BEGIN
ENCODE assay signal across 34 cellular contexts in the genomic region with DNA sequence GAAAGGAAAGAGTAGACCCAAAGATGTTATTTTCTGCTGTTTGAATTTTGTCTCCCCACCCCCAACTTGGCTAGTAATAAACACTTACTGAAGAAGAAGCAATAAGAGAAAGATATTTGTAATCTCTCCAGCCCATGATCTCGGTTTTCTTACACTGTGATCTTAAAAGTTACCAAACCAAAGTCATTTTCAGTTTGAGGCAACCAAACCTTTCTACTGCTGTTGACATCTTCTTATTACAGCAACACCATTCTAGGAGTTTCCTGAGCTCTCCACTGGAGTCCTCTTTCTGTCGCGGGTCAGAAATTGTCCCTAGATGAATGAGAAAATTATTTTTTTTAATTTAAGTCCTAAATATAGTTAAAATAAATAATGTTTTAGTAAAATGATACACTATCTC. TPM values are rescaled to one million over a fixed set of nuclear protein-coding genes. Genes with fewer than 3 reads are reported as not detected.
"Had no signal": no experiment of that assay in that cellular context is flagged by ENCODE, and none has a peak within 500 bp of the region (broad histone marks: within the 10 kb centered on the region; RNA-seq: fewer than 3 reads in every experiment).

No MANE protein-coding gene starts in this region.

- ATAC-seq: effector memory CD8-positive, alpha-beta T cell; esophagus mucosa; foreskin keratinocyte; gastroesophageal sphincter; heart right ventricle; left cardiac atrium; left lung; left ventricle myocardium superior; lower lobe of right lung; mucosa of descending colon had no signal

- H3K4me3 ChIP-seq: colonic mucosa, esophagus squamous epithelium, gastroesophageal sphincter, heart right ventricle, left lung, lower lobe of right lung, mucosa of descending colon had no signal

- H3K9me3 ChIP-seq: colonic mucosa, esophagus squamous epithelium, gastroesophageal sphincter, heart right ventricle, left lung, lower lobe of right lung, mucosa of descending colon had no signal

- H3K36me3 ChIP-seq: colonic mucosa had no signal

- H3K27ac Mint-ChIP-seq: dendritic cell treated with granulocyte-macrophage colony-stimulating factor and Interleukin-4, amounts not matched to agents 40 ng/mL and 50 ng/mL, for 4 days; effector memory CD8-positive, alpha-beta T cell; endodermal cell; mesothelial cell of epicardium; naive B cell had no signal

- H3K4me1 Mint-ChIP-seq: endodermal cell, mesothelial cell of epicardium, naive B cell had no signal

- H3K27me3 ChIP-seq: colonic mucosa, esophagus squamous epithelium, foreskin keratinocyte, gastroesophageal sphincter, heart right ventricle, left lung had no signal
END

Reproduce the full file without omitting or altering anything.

ENCODE assay signal across 34 cellular contexts in the genomic region with DNA sequence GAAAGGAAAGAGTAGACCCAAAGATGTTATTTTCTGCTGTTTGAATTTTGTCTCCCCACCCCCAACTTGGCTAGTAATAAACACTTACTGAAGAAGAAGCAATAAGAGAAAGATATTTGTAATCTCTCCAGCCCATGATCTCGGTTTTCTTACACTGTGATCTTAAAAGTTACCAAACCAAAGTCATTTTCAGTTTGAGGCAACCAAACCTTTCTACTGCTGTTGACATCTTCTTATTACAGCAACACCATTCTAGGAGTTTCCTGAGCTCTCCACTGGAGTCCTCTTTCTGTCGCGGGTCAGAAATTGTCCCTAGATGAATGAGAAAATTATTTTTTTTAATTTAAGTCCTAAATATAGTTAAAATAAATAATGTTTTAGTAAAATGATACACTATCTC. TPM values are rescaled to one million over a fixed set of nuclear protein-coding genes. Genes with fewer than 3 reads are reported as not detected.
"Had no signal": no experiment of that assay in that cellular context is flagged by ENCODE, and none has a peak within 500 bp of the region (broad histone marks: within the 10 kb centered on the region; RNA-seq: fewer than 3 reads in every experiment).

No MANE protein-coding gene starts in this region.

- ATAC-seq: effector memory CD8-positive, alpha-beta T cell; esophagus mucosa; foreskin keratinocyte; gastroesophageal sphincter; heart right ventricle; left cardiac atrium; left lung; left ventricle myocardium superior; lower lobe of right lung; mucosa of descending colon had no signal

- H3K4me3 ChIP-seq: colonic mucosa, esophagus squamous epithelium, gastroesophageal sphincter, heart right ventricle, left lung, lower lobe of right lung, mucosa of descending colon had no signal

- H3K9me3 ChIP-seq: colonic mucosa, esophagus squamous epithelium, gastroesophageal sphincter, heart right ventricle, left lung, lower lobe of right lung, mucosa of descending colon had no signal

- H3K36me3 ChIP-seq: colonic mucosa had no signal

- H3K27ac Mint-ChIP-seq: dendritic cell treated with granulocyte-macrophage colony-stimulating factor and Interleukin-4, amounts not matched to agents 40 ng/mL and 50 ng/mL, for 4 days; effector memory CD8-positive, alpha-beta T cell; endodermal cell; mesothelial cell of epicardium; naive B cell had no signal

- H3K4me1 Mint-ChIP-seq: endodermal cell, mesothelial cell of epicardium, naive B cell had no signal

- H3K27me3 ChIP-seq: colonic mucosa, esophagus squamous epithelium, foreskin keratinocyte, gastroesophageal sphincter, heart right ventricle, left lung had no signal